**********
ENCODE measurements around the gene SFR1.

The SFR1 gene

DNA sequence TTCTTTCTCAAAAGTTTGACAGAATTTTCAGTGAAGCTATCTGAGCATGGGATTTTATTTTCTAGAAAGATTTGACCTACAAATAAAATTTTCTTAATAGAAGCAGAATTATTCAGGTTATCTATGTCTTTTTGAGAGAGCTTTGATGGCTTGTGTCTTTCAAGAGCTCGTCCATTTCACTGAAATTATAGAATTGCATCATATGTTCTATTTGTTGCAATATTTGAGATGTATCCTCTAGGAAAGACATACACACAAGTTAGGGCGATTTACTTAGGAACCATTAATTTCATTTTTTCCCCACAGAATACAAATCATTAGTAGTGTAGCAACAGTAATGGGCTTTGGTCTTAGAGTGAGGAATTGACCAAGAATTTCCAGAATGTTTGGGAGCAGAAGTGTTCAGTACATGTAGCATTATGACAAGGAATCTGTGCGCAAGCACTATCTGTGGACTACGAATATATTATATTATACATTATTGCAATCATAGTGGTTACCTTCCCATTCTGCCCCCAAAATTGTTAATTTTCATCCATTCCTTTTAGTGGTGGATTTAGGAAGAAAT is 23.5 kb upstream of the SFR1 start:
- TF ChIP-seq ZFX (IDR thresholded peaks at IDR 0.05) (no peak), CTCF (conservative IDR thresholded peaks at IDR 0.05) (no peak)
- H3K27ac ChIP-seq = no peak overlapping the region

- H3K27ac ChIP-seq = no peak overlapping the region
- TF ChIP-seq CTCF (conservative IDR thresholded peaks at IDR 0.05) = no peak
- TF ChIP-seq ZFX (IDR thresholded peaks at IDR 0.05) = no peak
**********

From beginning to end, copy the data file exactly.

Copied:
ENCODE measurements around the gene SFR1.

The SFR1 gene

DNA sequence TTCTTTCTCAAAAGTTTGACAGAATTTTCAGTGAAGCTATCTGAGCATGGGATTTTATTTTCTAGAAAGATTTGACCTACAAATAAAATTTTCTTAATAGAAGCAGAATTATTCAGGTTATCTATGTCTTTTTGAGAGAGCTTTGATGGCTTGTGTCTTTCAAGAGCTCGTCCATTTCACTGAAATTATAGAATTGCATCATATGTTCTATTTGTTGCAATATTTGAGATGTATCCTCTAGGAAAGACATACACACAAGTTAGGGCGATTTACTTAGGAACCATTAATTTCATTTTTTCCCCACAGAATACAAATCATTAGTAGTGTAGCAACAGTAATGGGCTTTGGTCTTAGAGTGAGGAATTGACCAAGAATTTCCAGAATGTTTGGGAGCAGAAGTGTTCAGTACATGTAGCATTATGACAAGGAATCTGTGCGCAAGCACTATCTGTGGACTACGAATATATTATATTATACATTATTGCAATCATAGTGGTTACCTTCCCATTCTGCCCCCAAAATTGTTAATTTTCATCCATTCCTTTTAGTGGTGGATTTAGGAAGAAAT is 23.5 kb upstream of the SFR1 start:
- TF ChIP-seq ZFX (IDR thresholded peaks at IDR 0.05) (no peak), CTCF (conservative IDR thresholded peaks at IDR 0.05) (no peak)
- H3K27ac ChIP-seq = no peak overlapping the region

- H3K27ac ChIP-seq = no peak overlapping the region
- TF ChIP-seq CTCF (conservative IDR thresholded peaks at IDR 0.05) = no peak
- TF ChIP-seq ZFX (IDR thresholded peaks at IDR 0.05) = no peak